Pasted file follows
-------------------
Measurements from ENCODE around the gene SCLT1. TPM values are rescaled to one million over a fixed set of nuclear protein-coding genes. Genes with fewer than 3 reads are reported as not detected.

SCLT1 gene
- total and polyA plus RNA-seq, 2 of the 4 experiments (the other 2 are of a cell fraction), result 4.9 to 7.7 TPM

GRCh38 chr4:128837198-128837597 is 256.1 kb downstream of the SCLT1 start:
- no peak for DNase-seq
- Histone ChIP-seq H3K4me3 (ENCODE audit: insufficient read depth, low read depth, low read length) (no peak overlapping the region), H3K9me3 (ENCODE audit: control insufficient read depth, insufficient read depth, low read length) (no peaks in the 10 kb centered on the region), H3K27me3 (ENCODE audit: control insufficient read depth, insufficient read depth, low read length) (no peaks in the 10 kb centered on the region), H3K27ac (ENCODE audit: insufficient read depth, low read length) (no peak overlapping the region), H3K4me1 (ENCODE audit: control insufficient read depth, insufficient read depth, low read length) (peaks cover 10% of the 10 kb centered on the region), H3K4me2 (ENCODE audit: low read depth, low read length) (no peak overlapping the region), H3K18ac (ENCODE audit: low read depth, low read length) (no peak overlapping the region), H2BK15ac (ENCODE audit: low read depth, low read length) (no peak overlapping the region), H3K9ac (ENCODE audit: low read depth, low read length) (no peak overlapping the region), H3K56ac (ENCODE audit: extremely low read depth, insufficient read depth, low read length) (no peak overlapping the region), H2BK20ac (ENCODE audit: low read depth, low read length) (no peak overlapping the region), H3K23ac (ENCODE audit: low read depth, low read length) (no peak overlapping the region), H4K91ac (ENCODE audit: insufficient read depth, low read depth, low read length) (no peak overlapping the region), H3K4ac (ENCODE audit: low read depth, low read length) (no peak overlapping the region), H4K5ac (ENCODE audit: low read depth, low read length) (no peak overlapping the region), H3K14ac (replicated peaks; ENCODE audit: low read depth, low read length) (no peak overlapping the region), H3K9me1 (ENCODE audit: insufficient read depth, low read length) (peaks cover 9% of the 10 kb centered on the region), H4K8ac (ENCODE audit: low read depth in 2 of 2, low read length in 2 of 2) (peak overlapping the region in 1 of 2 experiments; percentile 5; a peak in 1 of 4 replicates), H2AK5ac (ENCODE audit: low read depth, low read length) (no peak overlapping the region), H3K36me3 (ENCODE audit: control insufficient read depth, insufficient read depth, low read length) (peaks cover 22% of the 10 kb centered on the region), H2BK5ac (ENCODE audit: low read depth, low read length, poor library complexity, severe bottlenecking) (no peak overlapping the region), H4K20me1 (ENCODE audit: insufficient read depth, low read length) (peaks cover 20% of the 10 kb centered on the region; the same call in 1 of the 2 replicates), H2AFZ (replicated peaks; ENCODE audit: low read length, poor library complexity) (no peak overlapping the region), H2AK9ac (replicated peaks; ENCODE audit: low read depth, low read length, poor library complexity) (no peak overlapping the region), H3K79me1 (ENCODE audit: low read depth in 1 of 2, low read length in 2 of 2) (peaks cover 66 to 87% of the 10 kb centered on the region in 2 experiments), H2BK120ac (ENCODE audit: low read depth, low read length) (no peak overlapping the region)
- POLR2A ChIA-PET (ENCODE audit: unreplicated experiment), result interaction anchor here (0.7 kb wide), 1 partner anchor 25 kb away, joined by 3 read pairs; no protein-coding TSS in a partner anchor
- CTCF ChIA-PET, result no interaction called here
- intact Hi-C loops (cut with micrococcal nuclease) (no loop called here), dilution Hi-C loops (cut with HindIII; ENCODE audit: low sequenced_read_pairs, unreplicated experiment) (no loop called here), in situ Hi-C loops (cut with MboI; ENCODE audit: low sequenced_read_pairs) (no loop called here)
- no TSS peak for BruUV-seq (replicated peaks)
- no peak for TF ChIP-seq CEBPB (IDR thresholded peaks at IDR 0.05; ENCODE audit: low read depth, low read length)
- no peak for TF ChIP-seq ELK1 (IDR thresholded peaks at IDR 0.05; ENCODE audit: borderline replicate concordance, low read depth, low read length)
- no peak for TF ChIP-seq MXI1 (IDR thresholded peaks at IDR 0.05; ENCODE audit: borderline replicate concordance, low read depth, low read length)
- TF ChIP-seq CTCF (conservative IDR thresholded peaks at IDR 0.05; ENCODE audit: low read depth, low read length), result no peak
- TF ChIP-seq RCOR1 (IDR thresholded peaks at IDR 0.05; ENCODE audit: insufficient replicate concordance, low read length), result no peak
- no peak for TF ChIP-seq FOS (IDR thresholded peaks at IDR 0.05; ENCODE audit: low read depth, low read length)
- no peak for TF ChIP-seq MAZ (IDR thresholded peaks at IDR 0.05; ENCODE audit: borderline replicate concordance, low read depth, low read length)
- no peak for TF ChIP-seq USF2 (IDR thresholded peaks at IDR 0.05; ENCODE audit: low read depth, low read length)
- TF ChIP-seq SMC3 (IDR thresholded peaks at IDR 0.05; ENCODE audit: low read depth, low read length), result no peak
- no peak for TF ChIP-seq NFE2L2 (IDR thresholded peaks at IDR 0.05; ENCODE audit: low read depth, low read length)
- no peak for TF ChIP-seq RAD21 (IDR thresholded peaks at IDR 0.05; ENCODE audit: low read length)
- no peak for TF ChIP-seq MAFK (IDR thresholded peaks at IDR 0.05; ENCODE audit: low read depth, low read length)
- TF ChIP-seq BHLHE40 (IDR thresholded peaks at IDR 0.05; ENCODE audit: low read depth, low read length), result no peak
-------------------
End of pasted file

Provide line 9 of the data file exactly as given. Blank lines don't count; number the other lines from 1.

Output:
- intact Hi-C loops (cut with micrococcal nuclease) (no loop called here), dilution Hi-C loops (cut with HindIII; ENCODE audit: low sequenced_read_pairs, unreplicated experiment) (no loop called here), in situ Hi-C loops (cut with MboI; ENCODE audit: low sequenced_read_pairs) (no loop called here)